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Build a Battery/Charger Monitor.

 

 

I have been wanting to do this project for a couple of years now, even when I had my Class-C motorhome. I just did not have the ability to economically do so (not so much for me, but for my readers). However, new sources became available in the last few months that allow me to now build the project.

As well, the control panel in my rig has an unused switch position (for a 4th slideout) and it is covered by a blank panel. As "AR" as I am, it just bugs me that there is an unused panel function, but more importantly, it would be cool if I could utilize that location for the Battery/Charger monitor.

So what is a Battery/Charger monitor anyway. It is a device that displays the current status of the Charger (when connected to AC power and the Converter is running), or Battery (when you are off-grid and the battery is discharging).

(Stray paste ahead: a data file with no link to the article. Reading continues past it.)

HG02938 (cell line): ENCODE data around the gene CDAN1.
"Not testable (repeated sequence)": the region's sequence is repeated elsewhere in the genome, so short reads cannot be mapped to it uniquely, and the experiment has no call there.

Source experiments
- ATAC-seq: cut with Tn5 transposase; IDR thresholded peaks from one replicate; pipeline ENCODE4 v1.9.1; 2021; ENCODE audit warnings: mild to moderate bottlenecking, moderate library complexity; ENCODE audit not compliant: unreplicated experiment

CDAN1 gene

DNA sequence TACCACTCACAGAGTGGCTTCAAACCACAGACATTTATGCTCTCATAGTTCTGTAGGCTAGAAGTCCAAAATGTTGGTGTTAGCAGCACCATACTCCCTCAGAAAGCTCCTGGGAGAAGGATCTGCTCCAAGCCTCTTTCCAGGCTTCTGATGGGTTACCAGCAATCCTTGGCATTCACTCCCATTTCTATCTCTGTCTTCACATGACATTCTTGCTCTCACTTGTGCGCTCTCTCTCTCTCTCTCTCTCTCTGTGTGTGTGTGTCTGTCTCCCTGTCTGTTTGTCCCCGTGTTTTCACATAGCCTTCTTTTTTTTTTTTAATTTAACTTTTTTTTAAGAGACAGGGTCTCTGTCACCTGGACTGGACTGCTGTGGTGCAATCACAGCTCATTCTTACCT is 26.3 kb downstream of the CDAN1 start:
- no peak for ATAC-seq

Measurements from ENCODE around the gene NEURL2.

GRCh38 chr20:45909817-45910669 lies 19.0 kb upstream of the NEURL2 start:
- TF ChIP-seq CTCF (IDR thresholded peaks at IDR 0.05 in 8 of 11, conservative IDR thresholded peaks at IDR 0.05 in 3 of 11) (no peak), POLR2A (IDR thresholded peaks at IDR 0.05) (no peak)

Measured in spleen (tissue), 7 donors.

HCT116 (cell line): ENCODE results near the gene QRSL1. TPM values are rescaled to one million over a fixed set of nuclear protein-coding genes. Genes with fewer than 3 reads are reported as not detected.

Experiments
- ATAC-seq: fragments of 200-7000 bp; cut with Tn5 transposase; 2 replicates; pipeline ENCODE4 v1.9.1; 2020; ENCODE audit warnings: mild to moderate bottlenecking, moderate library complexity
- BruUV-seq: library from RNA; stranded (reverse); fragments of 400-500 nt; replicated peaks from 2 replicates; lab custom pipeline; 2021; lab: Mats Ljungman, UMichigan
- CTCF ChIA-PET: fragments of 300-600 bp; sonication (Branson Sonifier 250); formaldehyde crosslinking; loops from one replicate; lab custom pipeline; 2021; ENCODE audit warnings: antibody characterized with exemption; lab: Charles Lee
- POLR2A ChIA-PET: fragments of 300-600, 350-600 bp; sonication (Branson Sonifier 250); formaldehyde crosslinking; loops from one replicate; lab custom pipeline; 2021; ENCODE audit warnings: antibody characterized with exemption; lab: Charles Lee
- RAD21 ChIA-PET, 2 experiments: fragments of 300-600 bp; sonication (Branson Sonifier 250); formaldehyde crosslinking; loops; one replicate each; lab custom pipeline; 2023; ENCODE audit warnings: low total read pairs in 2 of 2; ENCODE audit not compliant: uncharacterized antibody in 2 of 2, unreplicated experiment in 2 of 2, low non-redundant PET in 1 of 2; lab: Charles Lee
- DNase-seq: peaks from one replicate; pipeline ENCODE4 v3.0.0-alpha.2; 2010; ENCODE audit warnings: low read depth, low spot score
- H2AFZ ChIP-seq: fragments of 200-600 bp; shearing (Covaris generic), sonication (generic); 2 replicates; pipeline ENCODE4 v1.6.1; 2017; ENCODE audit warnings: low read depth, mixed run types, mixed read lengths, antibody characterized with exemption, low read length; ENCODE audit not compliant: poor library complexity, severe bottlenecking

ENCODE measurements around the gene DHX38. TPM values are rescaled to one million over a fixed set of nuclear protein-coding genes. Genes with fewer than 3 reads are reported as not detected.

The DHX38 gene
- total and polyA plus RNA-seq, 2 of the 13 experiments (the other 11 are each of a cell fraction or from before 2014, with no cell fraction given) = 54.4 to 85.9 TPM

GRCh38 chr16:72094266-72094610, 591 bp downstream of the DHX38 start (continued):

The "power" of this device is the Atmel ATTiny85, which is a microcontroller. Yes... it's microprocessor controlled. The ATTiny85 will monitor the charger/battery voltage and turn on the appropriate LED indicating the charge state. Slick, eh?

Can't you just monitor the charger with a voltmeter, and why is it necessary to constantly monitor the battery?

Yes, you can use a digital voltmeter, provided you can remember what voltage the Bulk charge occurs at vs. Float charge, and What the battery voltage is when it's 100% charged vs. 50% charged. Who can remember that? Wouldn't it be a lot easier if a LED simply showed the current charge/discharge state?

I designed the Battery/Charge monitor for use with Lead Acid batteries. While you can use the monitor for AGM or Gell batteries, realize that the battery and charge voltages are slightly different. You would have to use those values in the Monitor's software. So you can adapt this monitor for AGM batteries simply with a software change... how cool is that?